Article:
Opiate Abuse Causes, Statistics, Addiction Signs, Symptoms & Side Effects

What are Opiates?

Opiates are a group of powerful drugs derived from the poppy plant and that contain opium or a natural or synthetic derivative of opium. Opiate drugs act as depressants in the central nervous system and are typically used to alleviate pain or induce sleep.

Opiates function in the body by attaching to opioid receptors that are found in the brain, spinal cord, and gastrointestinal tract. In doing so, opiates are able to block the transmission of pain messages and are able to alter the manner in which a person experience pain.

Opiates also activate the neurotransmitters in the reward system of the brain, resulting in euphoric like effects. All opiate medications are prescribed by a doctor, usually with intentions of managing pain or for pain relieving effects.

Because the effects of opiates are short term, an addiction can easily develop in an attempt to continuously experience the side effects. Opiates can be derived naturally or can be man-made. Naturally occurring opiates include morphine, codeine, and opium.

Opioids, which are synthetic substances that mimic opiates, include drugs such as Oxycodone, Fentanyl, Dilaudid, Demerol, Darvon, Methadon, and Vicodin.

The following are some of the most common types of opiates:

  • Codeine – Used to treat pain, typically in combination with other medication. Found in very small amounts in the opium poppy.
  • Morphine – Most common naturally occurring alkaloid in the opium poppy. Primary use is to manage moderate to severe pain.

The following medications are considered to be opioids or derivatives of opiates, given on a prescription basis from a medical professional.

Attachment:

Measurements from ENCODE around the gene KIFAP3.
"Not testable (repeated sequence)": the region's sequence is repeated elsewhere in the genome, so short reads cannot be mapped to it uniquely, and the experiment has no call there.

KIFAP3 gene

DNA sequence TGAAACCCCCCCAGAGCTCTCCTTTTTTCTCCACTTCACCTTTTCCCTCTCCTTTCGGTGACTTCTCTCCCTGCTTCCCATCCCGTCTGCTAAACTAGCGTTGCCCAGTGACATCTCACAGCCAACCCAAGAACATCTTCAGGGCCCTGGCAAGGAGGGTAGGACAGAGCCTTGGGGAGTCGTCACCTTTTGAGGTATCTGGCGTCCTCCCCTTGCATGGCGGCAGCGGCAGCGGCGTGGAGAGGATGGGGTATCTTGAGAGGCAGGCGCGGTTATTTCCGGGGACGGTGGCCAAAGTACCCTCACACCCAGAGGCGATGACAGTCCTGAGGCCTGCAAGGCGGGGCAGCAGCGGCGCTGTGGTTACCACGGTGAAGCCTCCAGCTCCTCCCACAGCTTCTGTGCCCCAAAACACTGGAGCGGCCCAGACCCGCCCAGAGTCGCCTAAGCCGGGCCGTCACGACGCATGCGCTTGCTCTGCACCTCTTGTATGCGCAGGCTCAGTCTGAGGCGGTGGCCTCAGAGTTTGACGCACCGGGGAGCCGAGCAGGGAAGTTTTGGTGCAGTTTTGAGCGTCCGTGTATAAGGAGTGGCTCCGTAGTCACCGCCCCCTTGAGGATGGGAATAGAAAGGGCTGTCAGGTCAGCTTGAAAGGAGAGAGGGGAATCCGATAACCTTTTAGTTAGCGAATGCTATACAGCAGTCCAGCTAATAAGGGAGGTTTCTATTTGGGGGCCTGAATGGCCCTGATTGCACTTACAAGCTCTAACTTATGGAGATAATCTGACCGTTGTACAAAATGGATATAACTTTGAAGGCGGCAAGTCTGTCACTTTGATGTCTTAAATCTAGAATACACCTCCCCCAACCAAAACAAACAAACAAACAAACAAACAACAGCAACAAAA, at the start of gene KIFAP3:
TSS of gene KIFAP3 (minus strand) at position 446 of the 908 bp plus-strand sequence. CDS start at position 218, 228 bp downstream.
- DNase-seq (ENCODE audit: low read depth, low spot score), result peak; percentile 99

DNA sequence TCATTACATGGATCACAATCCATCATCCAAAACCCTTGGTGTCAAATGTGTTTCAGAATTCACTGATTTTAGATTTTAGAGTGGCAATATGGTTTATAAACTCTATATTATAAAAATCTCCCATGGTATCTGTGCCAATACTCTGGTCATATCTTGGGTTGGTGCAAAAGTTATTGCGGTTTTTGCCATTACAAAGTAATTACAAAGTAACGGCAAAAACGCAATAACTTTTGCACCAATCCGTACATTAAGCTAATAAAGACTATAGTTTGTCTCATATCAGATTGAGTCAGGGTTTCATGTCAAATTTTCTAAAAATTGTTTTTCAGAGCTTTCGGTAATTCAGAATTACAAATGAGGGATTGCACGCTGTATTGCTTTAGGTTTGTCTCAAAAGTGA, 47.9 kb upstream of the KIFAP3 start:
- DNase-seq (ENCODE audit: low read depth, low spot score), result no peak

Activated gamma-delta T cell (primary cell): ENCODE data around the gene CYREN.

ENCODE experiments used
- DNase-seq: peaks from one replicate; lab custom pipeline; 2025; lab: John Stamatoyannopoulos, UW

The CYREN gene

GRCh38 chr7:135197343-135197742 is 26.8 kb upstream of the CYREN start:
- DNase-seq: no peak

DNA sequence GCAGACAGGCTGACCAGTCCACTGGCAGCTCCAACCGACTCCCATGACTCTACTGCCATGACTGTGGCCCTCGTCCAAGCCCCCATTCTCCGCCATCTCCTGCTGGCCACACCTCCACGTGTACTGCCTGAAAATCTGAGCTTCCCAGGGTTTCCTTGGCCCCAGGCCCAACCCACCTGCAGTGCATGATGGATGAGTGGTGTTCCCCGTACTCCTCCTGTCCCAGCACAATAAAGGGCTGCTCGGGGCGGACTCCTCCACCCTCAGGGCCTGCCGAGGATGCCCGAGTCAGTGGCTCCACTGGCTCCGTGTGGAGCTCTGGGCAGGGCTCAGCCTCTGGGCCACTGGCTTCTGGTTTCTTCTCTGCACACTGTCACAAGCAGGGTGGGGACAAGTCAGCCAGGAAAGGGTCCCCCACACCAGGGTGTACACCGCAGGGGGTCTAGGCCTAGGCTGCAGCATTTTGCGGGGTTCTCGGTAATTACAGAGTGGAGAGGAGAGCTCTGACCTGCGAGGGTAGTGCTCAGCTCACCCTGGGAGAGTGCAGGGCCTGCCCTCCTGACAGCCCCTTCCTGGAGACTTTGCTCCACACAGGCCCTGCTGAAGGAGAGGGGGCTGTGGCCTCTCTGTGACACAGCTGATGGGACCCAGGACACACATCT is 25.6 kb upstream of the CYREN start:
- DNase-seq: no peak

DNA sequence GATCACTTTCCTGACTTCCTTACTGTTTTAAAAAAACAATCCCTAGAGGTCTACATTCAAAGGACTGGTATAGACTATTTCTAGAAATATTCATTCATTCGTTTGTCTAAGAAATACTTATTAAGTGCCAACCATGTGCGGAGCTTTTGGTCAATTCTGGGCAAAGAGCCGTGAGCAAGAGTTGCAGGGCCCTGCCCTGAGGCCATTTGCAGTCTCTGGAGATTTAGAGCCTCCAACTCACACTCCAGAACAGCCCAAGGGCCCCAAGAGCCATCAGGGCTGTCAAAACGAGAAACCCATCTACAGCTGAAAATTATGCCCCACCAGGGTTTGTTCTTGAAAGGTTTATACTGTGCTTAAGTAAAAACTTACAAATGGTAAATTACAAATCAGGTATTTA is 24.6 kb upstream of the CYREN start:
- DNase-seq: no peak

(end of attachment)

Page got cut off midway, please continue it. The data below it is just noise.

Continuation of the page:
• Oxycodone – Commonly prescribed for patients after surgery. Include prescription brand names of Percocet, OxyContin, or Percodan.
  • Hydromorphone – One of the strongest opioids available. May be given to terminal patients to ease pain. Includes prescriptions such as Palladone and Dilaudid.
  • Hydrocodone – Used to treat moderate to severe pain, lesser strength than Morphine. One of the most common recreational drugs. Includes medications such as Lorcet, Dolorex, Forten, and Vicodin.

Opiates are available in several forms, including pills, tablets, and liquids.

When used recreationally, opiates are typically crushed and snorted or smoked, swallowed, or injected.

Though opiates can offer pain relief and thus improve the quality of life for someone suffering from physical ailments, they can easily be abused.

All types of opiates and opioids can be addictive, some with greater potential for addiction than others. When opiates are used recreationally or beyond their intended scope, an opiate addiction typically develops.

An addiction to opiates can destroy the life of any man or woman and negatively impact the many areas of an individual’s life. If you or a loved one is suffering from an addiction to opiates, it is important to enlist the help of loved ones, professionals, and an opiate addiction center to find freedom from the substance abuse.

Opiate Treatment and Help

Pill bottle with opioids

An opiate addiction does not have to take control of your life.

In fact, you have the ability to make the decision to seek the help you need to overcome the detrimental opiate addiction cycle with a rehab or treatment center and live your life in freedom and peace.

You can take the first step towards overcoming this addiction by recognizing that you need help and asking for it.

Obtaining professional help is necessary to appropriately dealing with the complications that may have resulted from opiates use. Suffering from an addiction to opiates can be overwhelming and an isolating experience, but it is important to remember that you do not have to be alone.

Having the help of an opiate professional treatment team or opiate treatment center can allow for the best care and treatment, and ultimately, give you the tools you need to overcome this addiction.

Opiate Abuse Statistics

According to the United States Substance Abuse and Mental Health Services (SAMHSA), the non-medical use of opiates, such as opiates, is the second most common form of illicit drug use in the United States [1].